Leiman said his department is looking to double or triple the $3 billion of crypto mining investment in North Dakota. Among the assets pitched by state officials at the Miami Bitcoin conference, Leiman said, was the Cold War-era, pyramid-shaped missile silo complex in the northeastern North Dakota town of Nekoma. Commerce department officials want to see the decommissioned site retrofitted into a large-scale data center.

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236: Is cryptocurrency worth the risks?
You're probably hearing a lot about cryptocurrency these days.



The businesses you patronize are telling you they accept it. Heck, here in North Dakota, the City of Williston has begun accepting it as a payment option.

But what is it?

How do you use it?

And given the headlines we see about the rollercoaster values of cryptocurrencies, is it a safe place to put your money?

Jack Seaman from MinDak Gold and Silver Exchange is a business owner who accepts cryptocurrencies. He has a crypto ATM in his business. He joins this episode of Plain Talk to discuss the practical realities of using cryptocurrency.

Energy suck

Mining crypto — a process in which specialized computers solve increasingly challenging mathematical puzzles to unlock currency — requires vast amounts of energy. Once it reaches full-tilt, the Williston facility, operated by Atlas Power, is expected to draw significantly more energy than any city in North Dakota. According to the analytic website Digiconomist , a single Bitcoin transaction requires 2,112 kilowatt hours of electricity, equivalent to the 72 days of power consumption in an average U.S. household.

Due in part to these high-powered operations, North Dakota Transmission Authority Director John Weeda said he has "mixed emotions" about the expanding data center sector in North Dakota.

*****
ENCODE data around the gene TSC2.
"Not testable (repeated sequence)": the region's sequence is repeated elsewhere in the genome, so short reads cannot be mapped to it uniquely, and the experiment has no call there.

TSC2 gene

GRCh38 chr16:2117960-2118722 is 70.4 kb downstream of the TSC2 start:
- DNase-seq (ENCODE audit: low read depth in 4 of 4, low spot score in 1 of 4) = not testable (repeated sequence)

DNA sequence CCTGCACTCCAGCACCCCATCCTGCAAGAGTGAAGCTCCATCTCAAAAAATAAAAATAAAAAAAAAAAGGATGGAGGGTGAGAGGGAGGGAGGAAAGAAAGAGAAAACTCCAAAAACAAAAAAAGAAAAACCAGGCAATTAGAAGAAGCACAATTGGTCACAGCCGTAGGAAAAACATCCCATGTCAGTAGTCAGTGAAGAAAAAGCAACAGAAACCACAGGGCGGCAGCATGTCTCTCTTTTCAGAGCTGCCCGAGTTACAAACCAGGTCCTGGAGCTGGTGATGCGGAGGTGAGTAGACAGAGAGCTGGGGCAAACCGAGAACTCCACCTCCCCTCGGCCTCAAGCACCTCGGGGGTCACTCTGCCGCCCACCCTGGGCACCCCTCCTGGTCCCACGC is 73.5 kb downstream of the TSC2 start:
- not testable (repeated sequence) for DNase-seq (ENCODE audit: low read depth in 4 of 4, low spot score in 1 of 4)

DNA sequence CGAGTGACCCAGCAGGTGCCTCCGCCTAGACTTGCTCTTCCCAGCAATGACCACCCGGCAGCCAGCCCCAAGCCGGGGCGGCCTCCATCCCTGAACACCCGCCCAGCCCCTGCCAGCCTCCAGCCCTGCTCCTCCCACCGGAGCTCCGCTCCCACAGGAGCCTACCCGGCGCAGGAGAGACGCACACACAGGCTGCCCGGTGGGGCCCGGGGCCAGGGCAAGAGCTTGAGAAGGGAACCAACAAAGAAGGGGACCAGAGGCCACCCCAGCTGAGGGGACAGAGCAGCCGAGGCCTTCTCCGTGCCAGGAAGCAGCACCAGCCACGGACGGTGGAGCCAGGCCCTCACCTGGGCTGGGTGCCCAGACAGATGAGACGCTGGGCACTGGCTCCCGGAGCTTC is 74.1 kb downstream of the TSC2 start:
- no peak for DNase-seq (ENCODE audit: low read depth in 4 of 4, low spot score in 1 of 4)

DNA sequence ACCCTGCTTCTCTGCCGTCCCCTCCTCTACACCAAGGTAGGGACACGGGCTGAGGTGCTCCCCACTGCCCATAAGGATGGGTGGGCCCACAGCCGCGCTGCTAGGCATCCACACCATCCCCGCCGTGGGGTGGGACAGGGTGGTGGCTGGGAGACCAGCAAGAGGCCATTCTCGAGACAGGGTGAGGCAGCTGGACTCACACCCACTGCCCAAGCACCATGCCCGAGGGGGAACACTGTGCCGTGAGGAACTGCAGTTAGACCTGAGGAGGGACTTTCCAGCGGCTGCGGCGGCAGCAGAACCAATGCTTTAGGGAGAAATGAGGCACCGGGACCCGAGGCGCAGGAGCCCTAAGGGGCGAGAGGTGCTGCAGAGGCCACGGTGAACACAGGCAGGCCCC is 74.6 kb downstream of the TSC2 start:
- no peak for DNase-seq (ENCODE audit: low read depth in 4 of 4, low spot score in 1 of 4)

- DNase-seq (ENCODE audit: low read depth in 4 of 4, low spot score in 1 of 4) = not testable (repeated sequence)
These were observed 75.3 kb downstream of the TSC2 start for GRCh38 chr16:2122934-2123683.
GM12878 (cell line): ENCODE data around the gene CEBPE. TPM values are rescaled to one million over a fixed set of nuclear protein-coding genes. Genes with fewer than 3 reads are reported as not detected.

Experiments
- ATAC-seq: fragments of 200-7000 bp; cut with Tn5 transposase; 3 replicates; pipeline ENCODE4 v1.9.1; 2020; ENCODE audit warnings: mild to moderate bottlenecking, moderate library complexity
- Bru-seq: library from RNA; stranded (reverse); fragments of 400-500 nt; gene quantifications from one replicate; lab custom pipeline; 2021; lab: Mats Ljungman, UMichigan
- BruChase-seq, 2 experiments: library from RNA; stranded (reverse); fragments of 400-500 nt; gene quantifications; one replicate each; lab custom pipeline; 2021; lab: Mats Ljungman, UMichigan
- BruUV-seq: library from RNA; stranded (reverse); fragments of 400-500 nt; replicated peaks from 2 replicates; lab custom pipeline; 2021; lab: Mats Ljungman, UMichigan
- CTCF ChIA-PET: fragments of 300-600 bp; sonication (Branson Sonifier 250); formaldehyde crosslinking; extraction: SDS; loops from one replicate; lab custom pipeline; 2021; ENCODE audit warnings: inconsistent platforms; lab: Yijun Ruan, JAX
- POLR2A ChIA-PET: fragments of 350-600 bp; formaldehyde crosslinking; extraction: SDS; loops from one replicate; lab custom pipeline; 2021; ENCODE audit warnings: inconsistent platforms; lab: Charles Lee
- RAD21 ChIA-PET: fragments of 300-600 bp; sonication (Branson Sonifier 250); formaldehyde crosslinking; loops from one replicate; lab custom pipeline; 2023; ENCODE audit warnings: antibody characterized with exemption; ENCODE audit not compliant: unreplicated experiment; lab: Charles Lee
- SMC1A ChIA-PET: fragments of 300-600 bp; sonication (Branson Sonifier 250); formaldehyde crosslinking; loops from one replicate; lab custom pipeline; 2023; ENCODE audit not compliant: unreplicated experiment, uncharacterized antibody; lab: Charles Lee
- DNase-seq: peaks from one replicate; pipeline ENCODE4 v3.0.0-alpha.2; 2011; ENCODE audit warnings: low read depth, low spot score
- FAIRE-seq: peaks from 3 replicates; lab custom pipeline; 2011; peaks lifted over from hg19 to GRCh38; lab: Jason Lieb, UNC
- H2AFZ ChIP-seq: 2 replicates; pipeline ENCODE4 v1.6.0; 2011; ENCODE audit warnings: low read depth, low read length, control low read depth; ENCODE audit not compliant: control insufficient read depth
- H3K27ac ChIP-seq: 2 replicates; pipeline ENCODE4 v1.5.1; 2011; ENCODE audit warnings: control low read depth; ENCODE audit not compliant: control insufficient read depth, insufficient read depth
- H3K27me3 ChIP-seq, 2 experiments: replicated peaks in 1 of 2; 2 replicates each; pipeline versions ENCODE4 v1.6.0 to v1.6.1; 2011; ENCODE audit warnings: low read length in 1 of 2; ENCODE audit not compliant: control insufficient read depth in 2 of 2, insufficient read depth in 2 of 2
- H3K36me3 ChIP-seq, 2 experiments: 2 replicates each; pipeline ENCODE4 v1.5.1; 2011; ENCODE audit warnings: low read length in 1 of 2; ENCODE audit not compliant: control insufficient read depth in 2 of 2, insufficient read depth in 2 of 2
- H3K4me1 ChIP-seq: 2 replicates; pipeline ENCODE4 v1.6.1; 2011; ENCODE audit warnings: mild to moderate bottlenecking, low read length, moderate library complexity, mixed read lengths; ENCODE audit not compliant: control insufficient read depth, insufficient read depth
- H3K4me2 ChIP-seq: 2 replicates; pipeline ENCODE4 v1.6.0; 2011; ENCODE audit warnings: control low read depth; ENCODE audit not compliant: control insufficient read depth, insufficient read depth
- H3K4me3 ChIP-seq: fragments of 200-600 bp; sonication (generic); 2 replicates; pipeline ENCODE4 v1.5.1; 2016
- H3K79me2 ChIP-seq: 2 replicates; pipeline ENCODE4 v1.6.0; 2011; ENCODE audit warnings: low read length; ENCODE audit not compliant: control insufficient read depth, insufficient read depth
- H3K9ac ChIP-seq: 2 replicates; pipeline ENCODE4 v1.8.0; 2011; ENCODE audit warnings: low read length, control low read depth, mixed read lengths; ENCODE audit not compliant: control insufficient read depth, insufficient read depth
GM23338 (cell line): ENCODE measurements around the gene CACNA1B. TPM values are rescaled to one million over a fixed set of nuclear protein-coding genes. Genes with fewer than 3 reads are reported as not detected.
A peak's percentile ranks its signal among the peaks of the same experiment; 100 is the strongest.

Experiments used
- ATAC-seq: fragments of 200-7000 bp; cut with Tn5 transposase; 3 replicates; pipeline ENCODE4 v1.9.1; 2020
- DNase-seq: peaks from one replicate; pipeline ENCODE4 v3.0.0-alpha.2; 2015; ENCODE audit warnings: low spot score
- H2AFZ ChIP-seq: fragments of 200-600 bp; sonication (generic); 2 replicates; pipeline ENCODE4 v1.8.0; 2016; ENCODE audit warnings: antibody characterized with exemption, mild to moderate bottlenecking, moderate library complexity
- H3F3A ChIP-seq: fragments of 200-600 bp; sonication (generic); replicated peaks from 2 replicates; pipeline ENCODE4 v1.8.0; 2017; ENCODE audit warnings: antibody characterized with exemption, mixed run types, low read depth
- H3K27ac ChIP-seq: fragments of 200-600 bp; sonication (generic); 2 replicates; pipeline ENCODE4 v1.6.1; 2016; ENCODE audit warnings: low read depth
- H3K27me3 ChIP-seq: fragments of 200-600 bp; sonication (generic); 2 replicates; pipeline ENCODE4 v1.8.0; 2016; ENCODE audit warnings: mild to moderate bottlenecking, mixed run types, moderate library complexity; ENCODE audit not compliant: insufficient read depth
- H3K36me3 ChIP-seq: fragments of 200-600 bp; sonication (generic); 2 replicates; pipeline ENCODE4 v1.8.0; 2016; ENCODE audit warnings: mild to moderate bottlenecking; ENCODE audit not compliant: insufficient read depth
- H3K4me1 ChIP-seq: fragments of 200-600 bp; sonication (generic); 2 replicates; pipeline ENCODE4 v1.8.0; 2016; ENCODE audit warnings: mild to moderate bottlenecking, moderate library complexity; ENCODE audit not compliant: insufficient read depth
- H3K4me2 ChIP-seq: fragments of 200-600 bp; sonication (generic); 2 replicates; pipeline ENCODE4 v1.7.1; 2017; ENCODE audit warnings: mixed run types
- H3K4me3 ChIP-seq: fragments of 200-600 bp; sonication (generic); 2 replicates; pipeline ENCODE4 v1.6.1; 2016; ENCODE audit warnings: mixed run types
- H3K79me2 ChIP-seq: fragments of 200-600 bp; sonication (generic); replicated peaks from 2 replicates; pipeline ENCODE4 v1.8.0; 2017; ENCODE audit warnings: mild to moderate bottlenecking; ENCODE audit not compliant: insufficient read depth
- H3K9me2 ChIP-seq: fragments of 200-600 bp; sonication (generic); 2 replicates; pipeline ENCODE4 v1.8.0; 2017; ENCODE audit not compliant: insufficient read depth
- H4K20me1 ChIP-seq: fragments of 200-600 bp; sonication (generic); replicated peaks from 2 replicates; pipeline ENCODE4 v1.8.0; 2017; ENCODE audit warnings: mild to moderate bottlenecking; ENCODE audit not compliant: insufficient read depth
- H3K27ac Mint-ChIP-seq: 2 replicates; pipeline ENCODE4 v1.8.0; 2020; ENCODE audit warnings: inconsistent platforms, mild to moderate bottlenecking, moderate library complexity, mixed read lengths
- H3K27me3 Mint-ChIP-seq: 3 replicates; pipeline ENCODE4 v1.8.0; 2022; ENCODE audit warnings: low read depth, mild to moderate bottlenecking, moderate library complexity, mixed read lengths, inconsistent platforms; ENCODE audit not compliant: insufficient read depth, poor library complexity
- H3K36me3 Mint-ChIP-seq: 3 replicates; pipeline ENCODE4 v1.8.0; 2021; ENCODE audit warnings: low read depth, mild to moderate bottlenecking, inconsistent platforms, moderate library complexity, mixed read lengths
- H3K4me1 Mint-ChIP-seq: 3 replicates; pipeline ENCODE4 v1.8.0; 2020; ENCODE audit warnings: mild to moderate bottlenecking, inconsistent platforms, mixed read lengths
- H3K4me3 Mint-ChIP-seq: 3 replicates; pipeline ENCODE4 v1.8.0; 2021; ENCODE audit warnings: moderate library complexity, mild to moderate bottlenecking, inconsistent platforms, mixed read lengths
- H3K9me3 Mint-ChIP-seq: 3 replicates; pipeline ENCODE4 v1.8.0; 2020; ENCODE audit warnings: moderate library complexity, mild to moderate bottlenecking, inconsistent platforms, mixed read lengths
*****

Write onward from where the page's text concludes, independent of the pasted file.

Calls about crypto projects have dropped off as the volatile Bitcoin markets have fallen in recent months, Weeda said. He added that North Dakota has a limited supply of around-the-clock electricity generation, and data centers will be competing for energy with industrial projects that could provide more jobs and direct benefits to established industries. A slate of projects that have applied for or received state funding through a recently established energy fund are among the state's high priority developments with large energy demands of their own, Weeda said.

“I would hate to see us not be able to do those if we’re overcommitted to something we’re less sure about,” he said.

Burgum - Kevin Washington.JPG
North Dakota Gov. Doug Burgum shakes hands with Atlas Power President Kevin Washington at an event in January debuting the Montana company's plans for a massive $1.9 billion crypto mining data center near Williston.
Provided photo

Dale Haugen, general manager at Mountrail-Williams Electric Cooperative, which will be supplying power to the Williston data center, said he’s not concerned about limited electric generation in his area. North Dakota exports more electricity than it uses, he noted, and there should be ample room on the grid for both data centers and other energy-intensive projects. Mountrail-William Electric recruited the 700 megawatt data center to Williston, and they are courting three more data center projects to the area, Haugen said.

Still, Tabish, developer of the Atlas Power data center, said he believes his company has already “tied up the lion’s share” of electric generation in several regions of North Dakota with its 1.6 gigawatts in data center projects.

And while Tabish stressed that FX Solutions relies on high-caliber equipment and plans to remain in North Dakota for the long term, he also warned of the "hit-and-run" strategies of some crypto miners. It's not uncommon for crypto mining "energy hunters" to swoop in to tap a cheap energy supply, before abandoning an area when the finances don't pan out, Tabish said.